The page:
The results of voting on the DNR proposed questions will be used by the department in the development of future policies and rule proposals. The department will hold hearings on any rule change proposals that advance at the 2019 spring hearings.

This year the Conservation Congress will seek public input on 36 advisory questions on a range of topics, including:

  • Opening the inland trout season statewide on the first Saturday in April.
  • Returning to a three-zone mink and muskrat season framework.
  • Allowing the unrestricted harvest of white perch on Lake Superior.
  • Changing the requirements for obtaining a Wisconsin Guide License.

“Conservation Congress advisory questions generally originate from citizens’ ideas.” said Larry Bonde, Chairman of the Wisconsin Conservation Congress. “If resolutions presented at the county-level meetings are supported, the resolution is advanced to one of the congress’ advisory committees and the District Leadership Council for consideration. If the proposal advances through the committees and council, it is forwarded to the DNR and Natural Resources Board for consideration as a future rule change.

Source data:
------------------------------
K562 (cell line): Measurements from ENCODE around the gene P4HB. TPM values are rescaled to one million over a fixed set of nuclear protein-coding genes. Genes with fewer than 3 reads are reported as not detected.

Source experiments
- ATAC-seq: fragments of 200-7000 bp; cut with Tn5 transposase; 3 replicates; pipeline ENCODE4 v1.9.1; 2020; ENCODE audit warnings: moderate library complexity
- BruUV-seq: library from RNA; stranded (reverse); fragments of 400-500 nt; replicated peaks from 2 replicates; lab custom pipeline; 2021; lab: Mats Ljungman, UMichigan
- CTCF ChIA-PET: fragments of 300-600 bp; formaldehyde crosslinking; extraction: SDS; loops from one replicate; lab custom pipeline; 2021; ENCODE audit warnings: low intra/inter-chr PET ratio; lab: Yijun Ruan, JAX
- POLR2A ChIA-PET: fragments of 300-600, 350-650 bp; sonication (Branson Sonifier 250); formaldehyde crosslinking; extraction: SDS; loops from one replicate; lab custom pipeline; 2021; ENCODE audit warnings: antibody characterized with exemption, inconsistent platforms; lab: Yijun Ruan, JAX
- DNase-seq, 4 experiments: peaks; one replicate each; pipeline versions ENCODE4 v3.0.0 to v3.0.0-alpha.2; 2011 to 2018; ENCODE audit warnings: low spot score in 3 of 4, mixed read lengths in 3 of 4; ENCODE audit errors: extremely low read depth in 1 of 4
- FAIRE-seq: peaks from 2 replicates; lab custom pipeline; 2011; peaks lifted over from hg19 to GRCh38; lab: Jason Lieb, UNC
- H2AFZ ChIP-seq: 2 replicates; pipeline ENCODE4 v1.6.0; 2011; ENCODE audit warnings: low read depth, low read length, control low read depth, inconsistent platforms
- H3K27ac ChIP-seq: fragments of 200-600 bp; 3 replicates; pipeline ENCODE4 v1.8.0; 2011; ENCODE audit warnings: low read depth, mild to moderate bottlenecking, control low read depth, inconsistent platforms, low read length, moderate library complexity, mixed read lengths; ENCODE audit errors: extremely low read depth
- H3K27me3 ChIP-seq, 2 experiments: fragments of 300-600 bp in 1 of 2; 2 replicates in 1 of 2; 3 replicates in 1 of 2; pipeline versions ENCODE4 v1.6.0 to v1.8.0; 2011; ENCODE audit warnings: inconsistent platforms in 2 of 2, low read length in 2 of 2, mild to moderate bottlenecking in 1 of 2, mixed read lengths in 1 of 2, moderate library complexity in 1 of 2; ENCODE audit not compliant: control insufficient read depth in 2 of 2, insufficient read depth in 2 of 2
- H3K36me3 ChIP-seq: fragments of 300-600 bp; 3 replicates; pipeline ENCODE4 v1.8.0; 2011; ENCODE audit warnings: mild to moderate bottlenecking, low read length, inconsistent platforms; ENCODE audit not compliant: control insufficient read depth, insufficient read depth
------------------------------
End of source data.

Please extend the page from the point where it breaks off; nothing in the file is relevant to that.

Bonde said over 200 resolutions submitted locally. Not all pass, but the ones that do have the potential to become a rule, policy or legislative change in the subsequent years.

“It is a true grassroots process that empowers the citizens of this state to shape natural resources policy,” he said.

The State Natural Resources Board is also seeking input on a number of advisory questions, including a proposal for a $5 annual fee for all users between the ages of 16 and 64 of state fishery, wildlife, natural areas and leased public hunting grounds and dedicating that money to directly support fish and wildlife habitat management and infrastructure on those properties.

Other board questions include:

  • Eliminating the group deer hunting law so that the only person who can fill a tag is the hunter that had been issued the deer harvest authorization.
  • Adjusting the length of the crossbow season for those who are not disabled or elderly.

To view the 2018 spring wildlife and fisheries questionnaire package or for information about the process, search the DNR website, dnr.wi.gov, for “spring hearings.”

During the Conservation Congress county meetings, county residents have the option to run for a seat on the Conservation Congress and to elect delegates from their county to represent their views regarding natural resources issues on the Conservation Congress, the citizen advisory body to the Natural Resources Board and DNR. Also, individuals have the opportunity to bring forth new conservation issues of a statewide nature to the attention of the Conservation Congress through the citizen resolution process.


Tomah Journal editor

Steve Rundio is editor of the Tomah Journal. Contact him at 608-374-7785.